Scroll through the results of your site: operator and pay close attention. You can never be sure what you’ll find lurking in the Google index!
2️⃣ Find Good Internal Linking Opportunities. We know that linking between related pages on our website is good for SEO, but how do you find the right pages to cross-link?
Same answer we’ve been discussing: use the site: operator, specify your domain, and then hit [Space] and type your keyword or search phrase.
3️⃣ See What Google’s Indexed Lately. Perhaps you’re wondering how many pages your competitor has published over a certain time period.
Or maybe you’re wondering if Google has indexed new pages you’ve published on your site.
For this trick, use the site: operator plus the date filters in Google search.
As you can see below, Google has indexed one new page from socialmediaexaminer.com in the past 24 hours:
Four More Operators
1️⃣ The Exact-Match Operator. As you might expect, this operator returns only the results that exactly match the search phrase. Nothing close or approximate—we’re talking 100% perfect matches only.
Unlike the site: operator, this operator isn’t cued by a specific word. Instead, it’s cued by double quote marks; just put those quote marks around your exact-search parameters.
This is useful if you know exactly what you’re seeking anywhere on the web—but it can also prove handy for finding duplicate content on your own site.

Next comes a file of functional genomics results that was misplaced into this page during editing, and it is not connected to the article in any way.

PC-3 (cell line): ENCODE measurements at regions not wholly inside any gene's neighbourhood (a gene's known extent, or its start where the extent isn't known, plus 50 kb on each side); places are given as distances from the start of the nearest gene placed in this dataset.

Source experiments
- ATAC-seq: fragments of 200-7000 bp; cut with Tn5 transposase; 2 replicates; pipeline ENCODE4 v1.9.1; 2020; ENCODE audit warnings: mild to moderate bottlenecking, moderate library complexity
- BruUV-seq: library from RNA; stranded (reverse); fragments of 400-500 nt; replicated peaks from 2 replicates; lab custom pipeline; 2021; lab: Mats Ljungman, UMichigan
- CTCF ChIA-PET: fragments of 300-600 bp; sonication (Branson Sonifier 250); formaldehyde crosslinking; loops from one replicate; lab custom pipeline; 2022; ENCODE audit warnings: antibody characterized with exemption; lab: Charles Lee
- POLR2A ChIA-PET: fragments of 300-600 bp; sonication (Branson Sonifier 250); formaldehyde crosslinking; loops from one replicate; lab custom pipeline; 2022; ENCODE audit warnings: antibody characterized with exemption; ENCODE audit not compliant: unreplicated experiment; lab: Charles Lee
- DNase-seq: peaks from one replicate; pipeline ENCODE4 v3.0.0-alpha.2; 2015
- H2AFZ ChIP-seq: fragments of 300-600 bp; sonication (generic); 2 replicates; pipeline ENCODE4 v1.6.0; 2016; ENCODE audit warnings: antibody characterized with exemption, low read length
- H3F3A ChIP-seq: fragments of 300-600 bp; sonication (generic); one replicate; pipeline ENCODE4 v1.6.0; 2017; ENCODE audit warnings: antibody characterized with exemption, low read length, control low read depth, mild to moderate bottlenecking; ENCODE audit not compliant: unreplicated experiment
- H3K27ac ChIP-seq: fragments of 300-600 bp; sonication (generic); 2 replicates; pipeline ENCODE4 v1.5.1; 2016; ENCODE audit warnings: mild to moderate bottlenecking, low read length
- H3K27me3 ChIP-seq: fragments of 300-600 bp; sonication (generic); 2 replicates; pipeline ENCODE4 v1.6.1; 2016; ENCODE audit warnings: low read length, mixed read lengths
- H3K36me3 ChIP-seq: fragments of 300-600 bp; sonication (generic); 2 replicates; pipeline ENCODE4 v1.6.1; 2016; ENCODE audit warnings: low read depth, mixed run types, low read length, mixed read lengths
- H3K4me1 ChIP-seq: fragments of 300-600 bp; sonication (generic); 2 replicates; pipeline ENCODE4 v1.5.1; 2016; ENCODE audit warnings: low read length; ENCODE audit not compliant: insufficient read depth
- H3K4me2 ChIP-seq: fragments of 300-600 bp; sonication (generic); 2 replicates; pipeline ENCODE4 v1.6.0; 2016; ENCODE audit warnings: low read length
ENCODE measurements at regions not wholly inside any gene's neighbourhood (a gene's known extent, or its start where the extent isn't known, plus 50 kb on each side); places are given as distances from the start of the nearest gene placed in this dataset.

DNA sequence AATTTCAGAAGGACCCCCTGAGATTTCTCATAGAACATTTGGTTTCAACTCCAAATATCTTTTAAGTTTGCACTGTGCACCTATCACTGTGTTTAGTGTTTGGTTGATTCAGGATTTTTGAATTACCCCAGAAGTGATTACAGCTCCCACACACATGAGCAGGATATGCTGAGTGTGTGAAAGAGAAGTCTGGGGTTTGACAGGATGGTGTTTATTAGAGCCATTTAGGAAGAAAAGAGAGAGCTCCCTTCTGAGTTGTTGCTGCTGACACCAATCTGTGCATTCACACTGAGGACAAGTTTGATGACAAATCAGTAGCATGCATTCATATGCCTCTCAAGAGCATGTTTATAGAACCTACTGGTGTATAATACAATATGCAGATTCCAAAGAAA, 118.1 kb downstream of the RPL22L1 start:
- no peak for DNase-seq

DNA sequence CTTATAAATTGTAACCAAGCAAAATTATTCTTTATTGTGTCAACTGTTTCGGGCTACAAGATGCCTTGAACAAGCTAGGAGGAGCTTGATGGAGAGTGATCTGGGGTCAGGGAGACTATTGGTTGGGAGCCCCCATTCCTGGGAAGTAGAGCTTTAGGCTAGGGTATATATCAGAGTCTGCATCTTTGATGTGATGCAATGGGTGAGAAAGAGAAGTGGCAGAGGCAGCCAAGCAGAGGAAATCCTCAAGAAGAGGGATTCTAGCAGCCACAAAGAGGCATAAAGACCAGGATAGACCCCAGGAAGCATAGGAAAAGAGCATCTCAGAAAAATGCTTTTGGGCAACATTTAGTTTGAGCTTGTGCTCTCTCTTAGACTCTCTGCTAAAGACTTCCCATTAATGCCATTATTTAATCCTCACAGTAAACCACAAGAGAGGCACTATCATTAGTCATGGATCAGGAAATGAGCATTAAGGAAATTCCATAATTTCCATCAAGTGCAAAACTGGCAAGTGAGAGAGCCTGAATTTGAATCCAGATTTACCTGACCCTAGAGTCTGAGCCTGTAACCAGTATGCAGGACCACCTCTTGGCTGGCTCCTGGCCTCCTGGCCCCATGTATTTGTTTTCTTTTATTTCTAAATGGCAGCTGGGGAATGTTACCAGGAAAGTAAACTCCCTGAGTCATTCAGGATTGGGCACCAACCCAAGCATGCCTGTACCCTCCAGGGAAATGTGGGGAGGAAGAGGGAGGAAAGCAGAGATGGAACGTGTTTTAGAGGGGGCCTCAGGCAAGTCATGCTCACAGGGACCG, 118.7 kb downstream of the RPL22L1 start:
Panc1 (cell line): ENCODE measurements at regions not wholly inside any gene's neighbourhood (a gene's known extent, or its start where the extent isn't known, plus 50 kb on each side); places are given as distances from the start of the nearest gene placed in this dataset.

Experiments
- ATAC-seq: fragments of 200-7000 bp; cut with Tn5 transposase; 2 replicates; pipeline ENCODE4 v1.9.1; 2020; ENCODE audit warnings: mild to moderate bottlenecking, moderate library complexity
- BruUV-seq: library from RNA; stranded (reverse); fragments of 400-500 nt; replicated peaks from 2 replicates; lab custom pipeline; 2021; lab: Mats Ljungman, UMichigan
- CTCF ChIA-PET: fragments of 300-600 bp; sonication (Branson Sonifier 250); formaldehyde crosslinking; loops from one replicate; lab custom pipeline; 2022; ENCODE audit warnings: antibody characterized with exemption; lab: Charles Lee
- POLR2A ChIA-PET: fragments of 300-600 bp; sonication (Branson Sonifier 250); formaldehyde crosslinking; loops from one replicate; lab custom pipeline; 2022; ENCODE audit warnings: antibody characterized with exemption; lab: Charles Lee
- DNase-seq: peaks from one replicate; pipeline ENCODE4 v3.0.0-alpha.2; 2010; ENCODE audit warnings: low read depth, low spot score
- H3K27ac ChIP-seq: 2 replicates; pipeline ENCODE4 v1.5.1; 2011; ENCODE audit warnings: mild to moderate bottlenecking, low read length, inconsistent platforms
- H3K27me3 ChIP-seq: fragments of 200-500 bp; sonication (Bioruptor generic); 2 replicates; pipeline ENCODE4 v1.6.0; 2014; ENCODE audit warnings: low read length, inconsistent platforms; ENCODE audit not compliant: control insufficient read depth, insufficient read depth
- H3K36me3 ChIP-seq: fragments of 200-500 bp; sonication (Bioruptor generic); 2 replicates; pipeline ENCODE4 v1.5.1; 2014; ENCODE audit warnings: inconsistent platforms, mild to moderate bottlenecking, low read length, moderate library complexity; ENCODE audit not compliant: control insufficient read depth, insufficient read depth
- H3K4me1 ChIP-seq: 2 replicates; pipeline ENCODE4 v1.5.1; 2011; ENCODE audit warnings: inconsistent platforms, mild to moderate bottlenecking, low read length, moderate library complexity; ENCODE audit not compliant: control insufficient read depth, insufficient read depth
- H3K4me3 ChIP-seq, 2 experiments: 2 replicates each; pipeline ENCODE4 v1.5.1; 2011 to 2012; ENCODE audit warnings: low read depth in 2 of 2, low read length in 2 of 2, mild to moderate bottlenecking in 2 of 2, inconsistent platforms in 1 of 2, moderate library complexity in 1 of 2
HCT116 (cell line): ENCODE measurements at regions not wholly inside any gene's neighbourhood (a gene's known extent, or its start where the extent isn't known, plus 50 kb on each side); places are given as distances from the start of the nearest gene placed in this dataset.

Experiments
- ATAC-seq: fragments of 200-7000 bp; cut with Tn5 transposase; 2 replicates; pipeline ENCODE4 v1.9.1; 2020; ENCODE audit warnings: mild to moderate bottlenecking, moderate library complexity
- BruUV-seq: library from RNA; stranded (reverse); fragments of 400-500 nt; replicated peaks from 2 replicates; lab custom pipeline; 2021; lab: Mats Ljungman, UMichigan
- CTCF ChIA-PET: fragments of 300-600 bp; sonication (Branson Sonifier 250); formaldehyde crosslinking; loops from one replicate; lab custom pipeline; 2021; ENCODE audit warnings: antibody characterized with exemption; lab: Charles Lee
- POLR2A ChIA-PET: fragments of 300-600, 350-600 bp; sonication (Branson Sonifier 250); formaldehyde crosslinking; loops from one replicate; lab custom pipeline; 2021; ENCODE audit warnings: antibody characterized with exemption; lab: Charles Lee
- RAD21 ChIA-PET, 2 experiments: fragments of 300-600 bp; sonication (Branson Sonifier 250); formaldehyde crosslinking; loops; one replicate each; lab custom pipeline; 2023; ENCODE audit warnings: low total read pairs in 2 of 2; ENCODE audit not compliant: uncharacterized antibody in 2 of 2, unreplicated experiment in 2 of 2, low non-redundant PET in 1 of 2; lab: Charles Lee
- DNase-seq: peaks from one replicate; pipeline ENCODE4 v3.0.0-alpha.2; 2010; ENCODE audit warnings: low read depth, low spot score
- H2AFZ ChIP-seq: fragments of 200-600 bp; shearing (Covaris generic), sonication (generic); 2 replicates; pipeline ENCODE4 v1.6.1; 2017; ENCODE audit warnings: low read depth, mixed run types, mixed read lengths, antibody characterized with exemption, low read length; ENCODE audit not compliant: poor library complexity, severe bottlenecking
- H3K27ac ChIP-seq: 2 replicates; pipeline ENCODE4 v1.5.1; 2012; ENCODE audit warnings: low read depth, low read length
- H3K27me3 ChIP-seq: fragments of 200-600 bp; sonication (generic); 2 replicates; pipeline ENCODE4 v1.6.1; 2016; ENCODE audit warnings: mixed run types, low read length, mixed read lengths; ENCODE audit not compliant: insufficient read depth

Visit one of your pages and copy a long string of text, like a sentence or two. Then go to Google, type the site: operator with your domain included, then hit [Space] and paste the long string of text.
Here’s the key detail: put quotation marks around your search string. That’s how you use the exact-search operator; those quote marks tell Google “I only want to see results which contain perfect verbatim matches of this string.”
As you can see, Google has only found one page on theCLIKK.com which contains that exact text, exactly as written. If we found two or more pages with identical text, we might have a duplicate-content problem on our hands.
You can also query the entire web using the exact-match operator. Just remove the site: operator from the example above to see if Google has found that exact string of text anywhere else on the web.
2️⃣ The Cache Operator. This search operator will display Google’s most recent cached version of a domain. You’ll see a snapshot of the site and the date that the cached version was created. This is useful if, for example, you need to see what your site or someone else’s site looked like yesterday. Here’s the syntax:
3️⃣ The Filetype Operator. Add this to a site: operator query to find specific file types on a domain. This would be useful for finding, say, PDF documents which contain great content but need to be converted into a more SEO-friendly format on a web page.
4️⃣ The Allintitle Operator. This operator will return pages which include your keywords specifically in the title tag. Because the title tag is the most important on-page SEO element, you can use the number of results as a gauge of how competitive a keyword is.
allintitle:growing bigger tomatoes